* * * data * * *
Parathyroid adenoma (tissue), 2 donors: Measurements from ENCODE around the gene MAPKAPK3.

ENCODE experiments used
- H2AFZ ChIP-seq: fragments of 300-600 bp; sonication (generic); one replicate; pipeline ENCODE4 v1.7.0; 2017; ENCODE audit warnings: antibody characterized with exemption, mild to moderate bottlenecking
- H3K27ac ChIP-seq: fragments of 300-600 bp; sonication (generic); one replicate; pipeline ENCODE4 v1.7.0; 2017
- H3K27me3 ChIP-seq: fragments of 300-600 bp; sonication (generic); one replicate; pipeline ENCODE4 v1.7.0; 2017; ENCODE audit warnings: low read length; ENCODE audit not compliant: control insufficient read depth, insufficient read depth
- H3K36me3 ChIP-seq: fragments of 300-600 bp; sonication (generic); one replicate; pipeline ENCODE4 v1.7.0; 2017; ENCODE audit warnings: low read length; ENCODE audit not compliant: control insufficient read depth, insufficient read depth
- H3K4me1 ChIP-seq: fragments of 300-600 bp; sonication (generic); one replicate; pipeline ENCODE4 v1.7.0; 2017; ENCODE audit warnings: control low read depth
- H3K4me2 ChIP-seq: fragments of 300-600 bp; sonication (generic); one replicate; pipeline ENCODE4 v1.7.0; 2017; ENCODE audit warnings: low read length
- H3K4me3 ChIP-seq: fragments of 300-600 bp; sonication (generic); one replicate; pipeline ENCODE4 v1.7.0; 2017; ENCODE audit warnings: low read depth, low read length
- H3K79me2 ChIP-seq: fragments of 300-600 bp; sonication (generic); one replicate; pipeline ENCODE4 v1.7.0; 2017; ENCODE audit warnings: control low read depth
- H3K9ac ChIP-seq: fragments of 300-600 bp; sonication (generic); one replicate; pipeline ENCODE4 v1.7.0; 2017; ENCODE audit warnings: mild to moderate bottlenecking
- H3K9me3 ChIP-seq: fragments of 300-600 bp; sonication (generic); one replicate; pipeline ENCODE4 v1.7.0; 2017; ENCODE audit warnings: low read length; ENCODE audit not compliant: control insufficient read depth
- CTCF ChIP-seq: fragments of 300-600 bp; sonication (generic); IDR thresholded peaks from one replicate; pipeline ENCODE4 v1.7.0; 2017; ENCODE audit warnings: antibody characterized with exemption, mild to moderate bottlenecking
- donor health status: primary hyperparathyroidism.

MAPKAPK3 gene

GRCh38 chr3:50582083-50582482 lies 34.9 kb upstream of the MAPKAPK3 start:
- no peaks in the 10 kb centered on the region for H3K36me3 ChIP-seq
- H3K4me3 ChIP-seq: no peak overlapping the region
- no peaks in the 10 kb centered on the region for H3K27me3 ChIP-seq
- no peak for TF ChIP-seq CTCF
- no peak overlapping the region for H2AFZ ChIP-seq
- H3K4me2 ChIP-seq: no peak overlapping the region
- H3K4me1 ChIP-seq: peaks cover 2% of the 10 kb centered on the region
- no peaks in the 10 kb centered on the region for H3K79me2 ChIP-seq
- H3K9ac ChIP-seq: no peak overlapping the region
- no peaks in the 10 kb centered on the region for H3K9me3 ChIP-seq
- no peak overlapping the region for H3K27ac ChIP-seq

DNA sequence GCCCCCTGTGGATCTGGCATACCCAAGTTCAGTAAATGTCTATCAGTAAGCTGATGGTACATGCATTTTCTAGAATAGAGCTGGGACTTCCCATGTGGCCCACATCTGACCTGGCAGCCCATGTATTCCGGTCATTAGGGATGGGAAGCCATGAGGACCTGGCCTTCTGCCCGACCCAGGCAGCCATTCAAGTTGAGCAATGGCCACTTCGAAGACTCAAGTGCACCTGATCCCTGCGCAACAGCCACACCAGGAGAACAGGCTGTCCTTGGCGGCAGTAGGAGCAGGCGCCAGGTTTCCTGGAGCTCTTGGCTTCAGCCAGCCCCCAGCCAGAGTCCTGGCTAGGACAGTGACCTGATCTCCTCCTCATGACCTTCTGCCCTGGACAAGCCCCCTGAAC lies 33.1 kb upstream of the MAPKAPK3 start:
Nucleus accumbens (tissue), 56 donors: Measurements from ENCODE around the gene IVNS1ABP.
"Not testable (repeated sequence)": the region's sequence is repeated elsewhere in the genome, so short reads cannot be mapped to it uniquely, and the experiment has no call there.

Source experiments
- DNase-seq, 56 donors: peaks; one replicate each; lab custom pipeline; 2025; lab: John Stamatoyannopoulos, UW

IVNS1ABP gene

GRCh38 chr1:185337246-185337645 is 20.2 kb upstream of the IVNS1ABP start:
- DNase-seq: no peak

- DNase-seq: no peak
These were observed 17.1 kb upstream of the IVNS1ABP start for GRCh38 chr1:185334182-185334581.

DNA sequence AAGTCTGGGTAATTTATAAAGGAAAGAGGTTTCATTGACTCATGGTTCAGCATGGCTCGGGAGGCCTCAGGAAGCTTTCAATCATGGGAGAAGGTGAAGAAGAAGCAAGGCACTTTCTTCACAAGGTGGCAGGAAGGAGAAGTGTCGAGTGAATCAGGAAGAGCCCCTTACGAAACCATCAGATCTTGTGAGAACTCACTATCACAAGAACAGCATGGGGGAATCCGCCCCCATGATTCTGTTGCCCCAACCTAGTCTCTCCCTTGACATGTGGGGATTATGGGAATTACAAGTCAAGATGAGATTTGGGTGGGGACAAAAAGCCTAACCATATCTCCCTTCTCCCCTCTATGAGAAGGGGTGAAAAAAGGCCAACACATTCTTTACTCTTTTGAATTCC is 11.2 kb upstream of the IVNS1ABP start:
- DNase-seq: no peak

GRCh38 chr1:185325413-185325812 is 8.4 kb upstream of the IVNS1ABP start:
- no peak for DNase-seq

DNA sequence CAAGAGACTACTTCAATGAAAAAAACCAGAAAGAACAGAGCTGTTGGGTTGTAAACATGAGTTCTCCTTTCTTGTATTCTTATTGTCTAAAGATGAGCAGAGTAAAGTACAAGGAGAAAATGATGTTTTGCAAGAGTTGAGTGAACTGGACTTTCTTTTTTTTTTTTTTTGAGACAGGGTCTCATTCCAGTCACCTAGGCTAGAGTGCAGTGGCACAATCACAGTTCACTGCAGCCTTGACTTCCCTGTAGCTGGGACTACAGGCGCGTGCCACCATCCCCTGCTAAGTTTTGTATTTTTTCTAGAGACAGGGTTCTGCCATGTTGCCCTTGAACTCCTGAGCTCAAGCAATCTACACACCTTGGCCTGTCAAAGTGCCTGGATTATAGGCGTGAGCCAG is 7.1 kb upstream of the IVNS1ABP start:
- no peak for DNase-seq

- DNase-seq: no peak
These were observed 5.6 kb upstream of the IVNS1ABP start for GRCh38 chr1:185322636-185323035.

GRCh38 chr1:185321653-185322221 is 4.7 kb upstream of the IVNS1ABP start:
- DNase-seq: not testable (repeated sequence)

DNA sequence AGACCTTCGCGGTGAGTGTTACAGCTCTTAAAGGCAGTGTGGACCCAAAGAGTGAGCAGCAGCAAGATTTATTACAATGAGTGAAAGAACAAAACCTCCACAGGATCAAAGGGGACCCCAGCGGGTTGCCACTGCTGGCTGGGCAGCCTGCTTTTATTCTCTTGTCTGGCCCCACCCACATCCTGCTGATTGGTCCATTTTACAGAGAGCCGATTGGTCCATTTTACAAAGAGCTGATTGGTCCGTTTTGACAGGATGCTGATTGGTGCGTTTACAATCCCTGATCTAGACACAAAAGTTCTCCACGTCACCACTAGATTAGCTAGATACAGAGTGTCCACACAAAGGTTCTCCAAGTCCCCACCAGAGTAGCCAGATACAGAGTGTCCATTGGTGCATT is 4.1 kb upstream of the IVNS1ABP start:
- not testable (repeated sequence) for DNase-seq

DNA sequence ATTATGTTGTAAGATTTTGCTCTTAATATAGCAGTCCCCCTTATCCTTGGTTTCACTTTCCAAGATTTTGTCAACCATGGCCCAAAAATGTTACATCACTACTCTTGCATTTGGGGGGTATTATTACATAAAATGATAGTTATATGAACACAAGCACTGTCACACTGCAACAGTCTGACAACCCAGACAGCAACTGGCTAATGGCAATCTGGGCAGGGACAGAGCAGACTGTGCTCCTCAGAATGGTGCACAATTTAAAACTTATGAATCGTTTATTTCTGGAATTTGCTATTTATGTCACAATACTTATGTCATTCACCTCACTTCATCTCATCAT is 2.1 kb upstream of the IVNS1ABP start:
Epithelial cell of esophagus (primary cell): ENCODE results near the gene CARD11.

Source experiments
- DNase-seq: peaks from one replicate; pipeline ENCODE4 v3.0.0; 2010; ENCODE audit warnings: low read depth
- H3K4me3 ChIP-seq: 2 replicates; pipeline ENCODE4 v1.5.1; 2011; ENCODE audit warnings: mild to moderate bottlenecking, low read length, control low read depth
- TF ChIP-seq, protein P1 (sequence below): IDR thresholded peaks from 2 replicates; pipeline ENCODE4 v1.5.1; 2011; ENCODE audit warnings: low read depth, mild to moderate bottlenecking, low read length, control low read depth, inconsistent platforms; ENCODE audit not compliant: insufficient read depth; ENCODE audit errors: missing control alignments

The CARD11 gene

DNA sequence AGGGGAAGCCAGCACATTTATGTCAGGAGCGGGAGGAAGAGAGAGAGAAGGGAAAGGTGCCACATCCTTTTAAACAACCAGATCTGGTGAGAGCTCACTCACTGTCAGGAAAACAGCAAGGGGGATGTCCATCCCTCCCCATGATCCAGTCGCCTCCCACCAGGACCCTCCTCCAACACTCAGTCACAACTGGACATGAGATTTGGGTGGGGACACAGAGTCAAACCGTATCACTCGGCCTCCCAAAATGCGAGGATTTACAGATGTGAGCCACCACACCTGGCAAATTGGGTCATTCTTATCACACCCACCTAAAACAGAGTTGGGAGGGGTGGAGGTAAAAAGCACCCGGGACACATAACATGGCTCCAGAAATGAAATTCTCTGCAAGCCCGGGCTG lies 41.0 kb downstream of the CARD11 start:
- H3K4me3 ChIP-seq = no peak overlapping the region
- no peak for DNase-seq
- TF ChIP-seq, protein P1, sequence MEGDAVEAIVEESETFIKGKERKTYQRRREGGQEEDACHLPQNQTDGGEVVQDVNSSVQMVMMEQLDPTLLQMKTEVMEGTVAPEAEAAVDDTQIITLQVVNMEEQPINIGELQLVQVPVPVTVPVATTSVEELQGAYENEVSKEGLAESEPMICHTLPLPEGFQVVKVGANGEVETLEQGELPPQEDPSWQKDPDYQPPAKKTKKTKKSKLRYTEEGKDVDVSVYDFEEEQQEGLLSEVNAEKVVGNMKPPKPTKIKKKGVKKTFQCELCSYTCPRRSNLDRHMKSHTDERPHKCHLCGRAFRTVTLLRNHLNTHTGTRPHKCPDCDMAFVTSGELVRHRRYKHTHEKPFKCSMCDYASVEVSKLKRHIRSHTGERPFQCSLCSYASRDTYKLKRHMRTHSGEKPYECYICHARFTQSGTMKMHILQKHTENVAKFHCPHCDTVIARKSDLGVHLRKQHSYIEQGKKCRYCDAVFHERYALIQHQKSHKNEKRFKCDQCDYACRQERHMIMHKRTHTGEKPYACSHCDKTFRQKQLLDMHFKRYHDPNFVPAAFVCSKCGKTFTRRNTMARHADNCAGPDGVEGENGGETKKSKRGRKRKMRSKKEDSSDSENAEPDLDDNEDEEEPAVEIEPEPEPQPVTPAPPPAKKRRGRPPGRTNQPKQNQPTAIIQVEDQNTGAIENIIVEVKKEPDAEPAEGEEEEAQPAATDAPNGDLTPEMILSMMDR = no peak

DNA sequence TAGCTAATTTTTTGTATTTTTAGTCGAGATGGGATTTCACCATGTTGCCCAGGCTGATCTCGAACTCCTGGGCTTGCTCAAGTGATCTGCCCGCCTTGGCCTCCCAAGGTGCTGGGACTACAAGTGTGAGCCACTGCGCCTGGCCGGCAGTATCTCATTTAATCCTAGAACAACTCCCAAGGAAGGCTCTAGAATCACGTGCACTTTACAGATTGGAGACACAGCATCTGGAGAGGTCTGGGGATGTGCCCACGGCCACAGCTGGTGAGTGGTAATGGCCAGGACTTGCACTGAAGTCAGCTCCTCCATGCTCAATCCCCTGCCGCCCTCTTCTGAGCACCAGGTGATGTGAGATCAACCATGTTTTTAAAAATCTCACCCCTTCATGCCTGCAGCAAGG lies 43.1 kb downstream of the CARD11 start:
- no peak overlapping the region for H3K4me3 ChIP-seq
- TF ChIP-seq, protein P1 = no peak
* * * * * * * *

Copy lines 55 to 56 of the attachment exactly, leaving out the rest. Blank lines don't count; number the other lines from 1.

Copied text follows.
- TF ChIP-seq, protein P1 (sequence below): IDR thresholded peaks from 2 replicates; pipeline ENCODE4 v1.5.1; 2011; ENCODE audit warnings: low read depth, mild to moderate bottlenecking, low read length, control low read depth, inconsistent platforms; ENCODE audit not compliant: insufficient read depth; ENCODE audit errors: missing control alignments

The CARD11 gene